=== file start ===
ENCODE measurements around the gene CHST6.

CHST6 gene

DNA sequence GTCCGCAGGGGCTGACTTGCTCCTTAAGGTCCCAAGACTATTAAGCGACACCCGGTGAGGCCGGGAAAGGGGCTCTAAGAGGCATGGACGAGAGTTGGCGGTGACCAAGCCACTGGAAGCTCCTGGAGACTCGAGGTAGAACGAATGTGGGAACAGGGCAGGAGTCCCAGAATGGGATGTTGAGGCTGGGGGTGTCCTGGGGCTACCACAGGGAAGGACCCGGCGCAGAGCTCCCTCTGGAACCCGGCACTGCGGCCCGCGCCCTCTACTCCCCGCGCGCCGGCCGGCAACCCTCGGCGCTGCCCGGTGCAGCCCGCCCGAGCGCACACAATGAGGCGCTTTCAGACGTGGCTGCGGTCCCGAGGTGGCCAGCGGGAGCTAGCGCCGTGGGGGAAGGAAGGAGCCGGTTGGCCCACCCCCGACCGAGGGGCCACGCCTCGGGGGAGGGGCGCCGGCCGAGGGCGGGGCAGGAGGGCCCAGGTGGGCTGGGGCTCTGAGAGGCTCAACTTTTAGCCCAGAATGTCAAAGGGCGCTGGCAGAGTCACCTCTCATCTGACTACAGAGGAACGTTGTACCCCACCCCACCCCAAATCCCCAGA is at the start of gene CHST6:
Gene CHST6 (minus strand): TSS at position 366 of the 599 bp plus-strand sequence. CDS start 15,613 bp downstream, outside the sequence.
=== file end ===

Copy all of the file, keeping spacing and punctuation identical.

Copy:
ENCODE measurements around the gene CHST6.

CHST6 gene

DNA sequence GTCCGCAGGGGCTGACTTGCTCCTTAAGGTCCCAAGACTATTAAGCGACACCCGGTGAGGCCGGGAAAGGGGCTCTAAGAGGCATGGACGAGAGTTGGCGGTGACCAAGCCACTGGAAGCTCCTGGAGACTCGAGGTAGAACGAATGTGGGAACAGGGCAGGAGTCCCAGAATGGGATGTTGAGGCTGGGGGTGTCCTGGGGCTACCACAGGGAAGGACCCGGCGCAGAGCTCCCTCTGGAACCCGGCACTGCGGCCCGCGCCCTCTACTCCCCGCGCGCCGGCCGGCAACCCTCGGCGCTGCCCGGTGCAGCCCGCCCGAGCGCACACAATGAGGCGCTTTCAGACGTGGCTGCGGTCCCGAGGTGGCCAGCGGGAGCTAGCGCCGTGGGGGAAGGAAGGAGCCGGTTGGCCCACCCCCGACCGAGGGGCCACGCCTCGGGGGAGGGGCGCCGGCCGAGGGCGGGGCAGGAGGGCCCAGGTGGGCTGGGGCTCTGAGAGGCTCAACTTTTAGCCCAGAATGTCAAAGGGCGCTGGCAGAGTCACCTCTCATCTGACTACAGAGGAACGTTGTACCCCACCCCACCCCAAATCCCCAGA is at the start of gene CHST6:
Gene CHST6 (minus strand): TSS at position 366 of the 599 bp plus-strand sequence. CDS start 15,613 bp downstream, outside the sequence.